These past several years we have all witnessed the rise of acts of evil perpetrated by people against others all over the world and in our country. It seems that we have come to expect “man’s inhumanity to man,” and we say “that’s just the way the world is today. We just have to accept it.”

I would like to enable you to see through a microscope into our “mini-world” here in the Bellefontaine and Indian Lake communities that I frequent. So many people here are living life with their eyes open, looking for the needs of others. I have heard these acts called “random acts of kindness,” but if they are “random” are they accidental and can they become just infrequent acts? I would rather like to think of what I am seeing as “intentional acts of caring.” You cannot only see the act, but sense the heart that has motivated it.

Let me give you some examples from my experiences:

  • Written by Barbara Rausch, Huntsville/Indian Lake

GUEST EDITORIAL: Logan County Board of DD discusses changes in future



Thursday Jan. 15, the Logan County Board of Developmental Disabilities Board discussed changes to the Federal definition of “Home and Community Based Services” which will effect Medicaid funding and changes to the timeline to implement “conflict free case management.” These changes will directly affect county board services. 

Superintendent Saul Bauer highlighted information regarding a correspondence sent from Disability Rights Ohio (formerly Ohio Legal Rights).

For years, Disability Rights Ohio (formerly Ohio Legal Rights) has heard from many people with developmental disabilities and their families that Ohio’s system does not give them opportunities to live, work, and spend time in their communities.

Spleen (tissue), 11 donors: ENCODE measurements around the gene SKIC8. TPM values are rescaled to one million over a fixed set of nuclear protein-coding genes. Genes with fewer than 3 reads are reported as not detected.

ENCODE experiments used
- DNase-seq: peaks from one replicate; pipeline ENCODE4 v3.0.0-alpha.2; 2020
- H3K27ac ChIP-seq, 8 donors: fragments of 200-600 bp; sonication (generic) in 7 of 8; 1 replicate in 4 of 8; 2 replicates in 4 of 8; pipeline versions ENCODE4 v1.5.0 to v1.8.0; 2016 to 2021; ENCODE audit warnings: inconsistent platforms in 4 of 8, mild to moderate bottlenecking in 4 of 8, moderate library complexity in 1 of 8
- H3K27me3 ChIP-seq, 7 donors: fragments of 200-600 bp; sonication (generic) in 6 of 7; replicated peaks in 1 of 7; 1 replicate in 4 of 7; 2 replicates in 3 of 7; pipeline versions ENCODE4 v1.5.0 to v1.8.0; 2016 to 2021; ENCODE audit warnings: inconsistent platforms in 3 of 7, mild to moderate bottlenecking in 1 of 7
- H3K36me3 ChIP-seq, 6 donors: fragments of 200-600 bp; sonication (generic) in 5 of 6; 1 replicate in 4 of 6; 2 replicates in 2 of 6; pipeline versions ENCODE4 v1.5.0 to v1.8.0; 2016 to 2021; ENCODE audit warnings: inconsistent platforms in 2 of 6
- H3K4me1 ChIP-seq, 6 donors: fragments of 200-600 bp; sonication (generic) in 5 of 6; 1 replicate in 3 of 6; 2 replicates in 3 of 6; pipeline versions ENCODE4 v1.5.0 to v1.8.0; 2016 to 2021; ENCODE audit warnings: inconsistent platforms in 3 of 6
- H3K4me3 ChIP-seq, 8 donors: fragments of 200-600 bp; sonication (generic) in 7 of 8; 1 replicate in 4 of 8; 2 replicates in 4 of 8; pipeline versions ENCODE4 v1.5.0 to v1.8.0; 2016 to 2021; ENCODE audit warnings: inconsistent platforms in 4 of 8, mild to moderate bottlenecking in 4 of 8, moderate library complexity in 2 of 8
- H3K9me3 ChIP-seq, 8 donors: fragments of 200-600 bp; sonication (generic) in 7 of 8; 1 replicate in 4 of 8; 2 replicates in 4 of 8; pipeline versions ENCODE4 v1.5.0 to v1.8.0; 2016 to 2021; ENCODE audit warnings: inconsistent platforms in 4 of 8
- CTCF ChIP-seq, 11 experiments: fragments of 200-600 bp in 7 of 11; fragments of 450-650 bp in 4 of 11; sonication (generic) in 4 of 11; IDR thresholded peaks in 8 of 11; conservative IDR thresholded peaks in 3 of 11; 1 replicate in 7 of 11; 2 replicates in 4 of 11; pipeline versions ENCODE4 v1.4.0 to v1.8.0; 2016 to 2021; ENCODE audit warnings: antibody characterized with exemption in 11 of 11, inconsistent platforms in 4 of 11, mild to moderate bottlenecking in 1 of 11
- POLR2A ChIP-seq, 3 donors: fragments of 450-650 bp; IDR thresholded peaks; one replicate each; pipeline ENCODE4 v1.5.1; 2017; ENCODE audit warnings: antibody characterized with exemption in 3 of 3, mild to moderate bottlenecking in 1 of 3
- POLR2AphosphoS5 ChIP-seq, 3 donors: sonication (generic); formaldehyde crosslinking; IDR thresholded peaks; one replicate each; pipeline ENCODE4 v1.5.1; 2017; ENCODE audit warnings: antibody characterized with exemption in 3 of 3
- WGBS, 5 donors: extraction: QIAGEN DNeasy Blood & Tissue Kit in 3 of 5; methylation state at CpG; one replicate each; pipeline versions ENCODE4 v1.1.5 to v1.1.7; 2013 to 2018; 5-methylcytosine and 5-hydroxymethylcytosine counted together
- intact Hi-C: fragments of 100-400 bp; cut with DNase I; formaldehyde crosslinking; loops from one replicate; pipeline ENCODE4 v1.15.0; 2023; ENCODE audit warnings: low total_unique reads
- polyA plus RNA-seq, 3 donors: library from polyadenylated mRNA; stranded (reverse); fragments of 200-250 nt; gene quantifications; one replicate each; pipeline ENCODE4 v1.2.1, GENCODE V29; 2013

People with disabilities should not be grouped together and separated from everyone else just because they have similar needs. Ohio has people living in facilities who want to live in their own homes in the community. Long waiting lists for waiver programs mean that most people have to wait over 13 years for the services they would need in the community.

The law also requires these changes. The Americans with Disabilities Act became law in 1990, and the Supreme Court made its decision in L.C. v. Olmstead in 1999.  A state must provide services to people with disabilities in the most integrated, least restrictive setting in the community appropriate to their individual needs. Over the years, Ohio has not changed its service model to comply with the law, leaving thousands of people in facilities when they would like to live and work in the community.

The average wages for direct care staff who support people with developmental disabilities in the community are below poverty level and there is far too much worker turnover (47 percent). No one’s family should be expected to provide support or care if they are unable to do so.  

Any changes should be made carefully. This may require many years to do. The state should not act too quickly and put people at risk.

  • Written by Saul Bauer, Logan County Board of Developmental Disabillities